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abdulla

odd STL problems

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this is the class: class ngene::configure { public: explicit configure(const char*, const char*); public: int width, height; protected: std::ifstream infile; std::ofstream outfile; std::string feed; public: char* valueof(const char*); }; here''s the expanded functions: ngene::configure::configure(const char* commandline, const char* filename) : infile(filename, std::ios_base::binary), outfile("dump.txt") { // if(!file) copy file from store char buffer; while(infile.get(buffer)) feed += buffer; std::transform(feed.begin(), feed.end(), feed.begin(), tolower); outfile << valueof("width"); // outfile << valueof("height"); MessageBox(NULL, feed.c_str(), "commands", MB_OK); } char* ngene::configure::valueof(const char* token) { std::string editbuffer = feed; char* substring = strstr(feed.c_str(), token); char* keystring = strtok(substring, ";"); char* value = strtok(keystring, " "); for(UCHAR i = 1; i < 3; ++i) value = strtok(0, " "); feed = editbuffer; return value; } there''s the problem, if i remove the lines in valueof that have "std::string editbuffer = feed" and "feed = editbuffer" it works but modifies the feed (which i believe it shouldn''t), and if i reinstate feed with the editbuffer backup it spits out garble, when i use strings substr and find functions it does the same thing, it spits out garble and accorinding to the debugger comes out with an impossible position (something like 43 million), is there something wrong with my implementation or is it something with the way i''m coding? here''s the data from the file its reading: // START /* display settings */ width = 1152; height = 768; // END! thank you for your time, abdulla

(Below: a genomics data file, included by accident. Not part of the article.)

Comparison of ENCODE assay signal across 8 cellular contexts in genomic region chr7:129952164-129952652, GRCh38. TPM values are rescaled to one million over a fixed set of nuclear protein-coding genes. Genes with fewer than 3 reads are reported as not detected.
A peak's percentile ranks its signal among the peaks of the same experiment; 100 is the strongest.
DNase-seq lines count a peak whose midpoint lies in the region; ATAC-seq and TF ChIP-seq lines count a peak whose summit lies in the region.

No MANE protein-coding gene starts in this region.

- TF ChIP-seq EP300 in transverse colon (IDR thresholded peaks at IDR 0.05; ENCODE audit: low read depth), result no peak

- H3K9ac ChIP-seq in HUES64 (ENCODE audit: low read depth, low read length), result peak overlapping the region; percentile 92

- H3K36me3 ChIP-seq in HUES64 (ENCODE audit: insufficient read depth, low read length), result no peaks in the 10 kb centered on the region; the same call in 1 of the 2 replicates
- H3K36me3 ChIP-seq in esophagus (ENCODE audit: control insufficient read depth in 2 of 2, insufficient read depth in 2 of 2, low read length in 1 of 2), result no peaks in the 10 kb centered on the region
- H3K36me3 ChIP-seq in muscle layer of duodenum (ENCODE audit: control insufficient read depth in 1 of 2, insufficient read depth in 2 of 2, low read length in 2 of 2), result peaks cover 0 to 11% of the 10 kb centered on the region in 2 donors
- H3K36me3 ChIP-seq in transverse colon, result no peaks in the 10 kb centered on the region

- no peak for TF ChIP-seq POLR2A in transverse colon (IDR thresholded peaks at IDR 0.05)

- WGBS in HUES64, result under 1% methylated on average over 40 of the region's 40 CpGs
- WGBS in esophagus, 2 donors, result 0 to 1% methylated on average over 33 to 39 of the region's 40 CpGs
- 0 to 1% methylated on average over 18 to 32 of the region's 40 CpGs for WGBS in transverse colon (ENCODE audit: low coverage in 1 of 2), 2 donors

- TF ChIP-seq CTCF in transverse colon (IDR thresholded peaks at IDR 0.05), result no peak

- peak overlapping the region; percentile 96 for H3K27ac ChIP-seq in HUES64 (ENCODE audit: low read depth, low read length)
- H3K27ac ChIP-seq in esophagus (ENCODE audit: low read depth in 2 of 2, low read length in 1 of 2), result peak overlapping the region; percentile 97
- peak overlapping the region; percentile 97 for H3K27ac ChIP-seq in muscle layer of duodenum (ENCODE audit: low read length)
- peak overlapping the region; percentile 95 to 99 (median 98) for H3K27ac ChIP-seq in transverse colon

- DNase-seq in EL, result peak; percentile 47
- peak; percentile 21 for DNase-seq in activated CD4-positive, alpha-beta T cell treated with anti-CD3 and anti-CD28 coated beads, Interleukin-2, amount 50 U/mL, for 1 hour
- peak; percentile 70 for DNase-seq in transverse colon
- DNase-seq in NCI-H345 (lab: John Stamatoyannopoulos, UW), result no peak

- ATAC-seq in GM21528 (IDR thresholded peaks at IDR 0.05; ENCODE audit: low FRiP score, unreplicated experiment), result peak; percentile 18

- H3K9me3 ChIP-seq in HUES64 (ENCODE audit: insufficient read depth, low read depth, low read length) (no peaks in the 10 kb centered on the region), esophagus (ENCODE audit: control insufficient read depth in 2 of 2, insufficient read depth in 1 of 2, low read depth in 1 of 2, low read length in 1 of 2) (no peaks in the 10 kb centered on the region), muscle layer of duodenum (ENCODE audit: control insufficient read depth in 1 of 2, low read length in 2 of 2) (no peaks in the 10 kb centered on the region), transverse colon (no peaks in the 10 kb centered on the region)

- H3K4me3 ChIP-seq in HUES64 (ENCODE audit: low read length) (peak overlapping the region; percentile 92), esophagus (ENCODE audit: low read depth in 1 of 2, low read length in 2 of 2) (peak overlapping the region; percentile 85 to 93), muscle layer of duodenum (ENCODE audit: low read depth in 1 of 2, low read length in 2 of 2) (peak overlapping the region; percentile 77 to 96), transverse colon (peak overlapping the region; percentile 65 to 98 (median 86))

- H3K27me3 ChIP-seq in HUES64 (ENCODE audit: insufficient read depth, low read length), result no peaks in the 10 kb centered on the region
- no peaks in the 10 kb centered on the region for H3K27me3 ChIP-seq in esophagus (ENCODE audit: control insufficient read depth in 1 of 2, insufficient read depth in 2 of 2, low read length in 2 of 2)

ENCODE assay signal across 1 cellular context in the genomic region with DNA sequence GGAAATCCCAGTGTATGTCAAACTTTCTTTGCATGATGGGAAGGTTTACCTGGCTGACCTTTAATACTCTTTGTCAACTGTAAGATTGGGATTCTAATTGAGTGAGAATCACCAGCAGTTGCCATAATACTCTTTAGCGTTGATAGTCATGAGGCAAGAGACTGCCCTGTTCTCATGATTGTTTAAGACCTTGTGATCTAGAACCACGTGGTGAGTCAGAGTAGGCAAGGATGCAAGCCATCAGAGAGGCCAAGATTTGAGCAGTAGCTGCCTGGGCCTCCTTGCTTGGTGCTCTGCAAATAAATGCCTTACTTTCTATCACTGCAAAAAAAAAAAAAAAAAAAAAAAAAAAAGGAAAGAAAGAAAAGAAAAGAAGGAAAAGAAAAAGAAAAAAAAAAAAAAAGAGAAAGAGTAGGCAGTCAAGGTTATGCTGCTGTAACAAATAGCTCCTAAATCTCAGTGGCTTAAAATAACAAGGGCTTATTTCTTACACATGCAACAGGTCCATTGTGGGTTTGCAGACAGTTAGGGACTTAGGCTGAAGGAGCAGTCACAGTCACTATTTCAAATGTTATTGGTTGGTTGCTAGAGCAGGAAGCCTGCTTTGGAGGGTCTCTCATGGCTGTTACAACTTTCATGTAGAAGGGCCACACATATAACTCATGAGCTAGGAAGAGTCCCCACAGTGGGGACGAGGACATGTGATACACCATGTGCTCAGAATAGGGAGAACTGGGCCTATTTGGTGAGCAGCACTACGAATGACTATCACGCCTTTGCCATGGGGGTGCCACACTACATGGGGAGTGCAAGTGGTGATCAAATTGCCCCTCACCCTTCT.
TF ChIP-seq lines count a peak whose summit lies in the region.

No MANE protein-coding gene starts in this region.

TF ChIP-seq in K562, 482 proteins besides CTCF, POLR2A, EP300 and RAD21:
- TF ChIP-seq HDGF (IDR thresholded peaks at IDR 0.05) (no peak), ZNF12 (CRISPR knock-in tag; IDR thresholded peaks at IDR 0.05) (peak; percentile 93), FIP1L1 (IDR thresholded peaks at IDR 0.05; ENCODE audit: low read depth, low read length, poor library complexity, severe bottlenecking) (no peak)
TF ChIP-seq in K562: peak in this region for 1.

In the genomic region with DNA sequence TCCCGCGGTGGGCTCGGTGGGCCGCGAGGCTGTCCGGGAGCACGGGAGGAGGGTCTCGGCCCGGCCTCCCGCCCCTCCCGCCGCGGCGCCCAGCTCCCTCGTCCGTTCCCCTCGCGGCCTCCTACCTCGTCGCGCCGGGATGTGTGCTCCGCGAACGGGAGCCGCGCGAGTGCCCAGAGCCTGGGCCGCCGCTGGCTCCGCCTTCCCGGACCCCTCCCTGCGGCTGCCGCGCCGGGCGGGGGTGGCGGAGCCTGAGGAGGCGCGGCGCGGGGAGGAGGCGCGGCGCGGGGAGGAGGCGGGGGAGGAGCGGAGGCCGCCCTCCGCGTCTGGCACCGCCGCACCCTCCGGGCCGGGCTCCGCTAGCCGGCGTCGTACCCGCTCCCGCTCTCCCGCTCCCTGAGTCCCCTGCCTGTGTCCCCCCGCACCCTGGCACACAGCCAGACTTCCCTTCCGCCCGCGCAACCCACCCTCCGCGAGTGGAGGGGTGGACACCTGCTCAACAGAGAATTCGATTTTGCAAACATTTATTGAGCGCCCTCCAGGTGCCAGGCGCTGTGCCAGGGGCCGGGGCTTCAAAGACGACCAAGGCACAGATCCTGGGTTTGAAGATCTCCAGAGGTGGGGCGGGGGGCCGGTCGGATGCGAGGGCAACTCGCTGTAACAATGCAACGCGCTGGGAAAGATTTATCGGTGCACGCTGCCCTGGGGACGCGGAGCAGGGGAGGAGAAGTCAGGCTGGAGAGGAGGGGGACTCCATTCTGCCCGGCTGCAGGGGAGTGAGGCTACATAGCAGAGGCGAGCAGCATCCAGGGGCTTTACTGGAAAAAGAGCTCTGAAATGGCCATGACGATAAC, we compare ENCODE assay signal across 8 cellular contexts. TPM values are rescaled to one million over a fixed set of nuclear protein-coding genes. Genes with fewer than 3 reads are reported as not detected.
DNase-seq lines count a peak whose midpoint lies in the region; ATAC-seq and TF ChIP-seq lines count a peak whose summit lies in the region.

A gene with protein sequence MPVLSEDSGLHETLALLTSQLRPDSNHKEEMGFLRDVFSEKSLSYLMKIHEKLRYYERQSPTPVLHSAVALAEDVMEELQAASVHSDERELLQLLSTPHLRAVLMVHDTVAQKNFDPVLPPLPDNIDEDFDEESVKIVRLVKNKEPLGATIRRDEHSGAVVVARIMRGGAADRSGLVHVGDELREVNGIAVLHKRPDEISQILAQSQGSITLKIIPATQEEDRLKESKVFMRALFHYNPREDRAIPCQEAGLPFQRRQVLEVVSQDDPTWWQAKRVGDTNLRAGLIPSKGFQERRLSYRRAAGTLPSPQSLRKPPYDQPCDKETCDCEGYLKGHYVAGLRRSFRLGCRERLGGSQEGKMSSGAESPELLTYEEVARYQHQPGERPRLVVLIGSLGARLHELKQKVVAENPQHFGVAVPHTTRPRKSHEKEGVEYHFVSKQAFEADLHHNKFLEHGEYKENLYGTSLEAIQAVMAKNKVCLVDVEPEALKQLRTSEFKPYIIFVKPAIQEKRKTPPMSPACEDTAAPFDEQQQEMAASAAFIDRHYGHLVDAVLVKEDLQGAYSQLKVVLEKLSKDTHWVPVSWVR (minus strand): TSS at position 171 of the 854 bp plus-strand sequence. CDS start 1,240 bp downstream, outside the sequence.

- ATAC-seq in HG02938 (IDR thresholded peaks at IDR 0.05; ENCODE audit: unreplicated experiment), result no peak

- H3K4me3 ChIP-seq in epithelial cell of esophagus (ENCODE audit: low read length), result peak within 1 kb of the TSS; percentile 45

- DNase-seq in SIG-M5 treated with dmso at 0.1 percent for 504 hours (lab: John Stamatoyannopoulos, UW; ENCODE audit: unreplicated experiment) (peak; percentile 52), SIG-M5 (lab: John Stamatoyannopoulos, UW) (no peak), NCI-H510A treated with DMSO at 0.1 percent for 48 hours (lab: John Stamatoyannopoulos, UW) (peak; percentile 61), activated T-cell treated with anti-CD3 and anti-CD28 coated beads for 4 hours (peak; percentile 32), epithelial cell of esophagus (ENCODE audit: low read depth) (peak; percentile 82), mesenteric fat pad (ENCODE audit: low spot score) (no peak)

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I''ll make a couple of observations :

1) using the c_str() method of the std::string class gives you a pointer to the raw string inside the class ( for compatibility with things that need char* ) and NOT a copy

If strstr or strtok modify the string then it will affect the original.

Another way to do this is to use stringstreams and extract the data

eg create a string stream from the passed in string
std::stringstream buffer( token ); // this may take a little coercing

and then extract the data, if separated by whitespace it is just a matter of using the extraction operator

otherwise there are methods for extracting using a different delimiter - eg your semicolon ussage.

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still the call to strstr should make a new copy of the string returned as a substring, after using that function it also eats up the data in odd ways

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I''m not so sure that strstr makes a copy of the string.

If it does then there is a memory leak in that code.

Its far more likely that it returns a pointer to the address in the string which has the substring.

You can easily check this when debugging - look at the base address of the string and its length, if the returned pointer is within base address to base address + len then it is pointing to the existing string.

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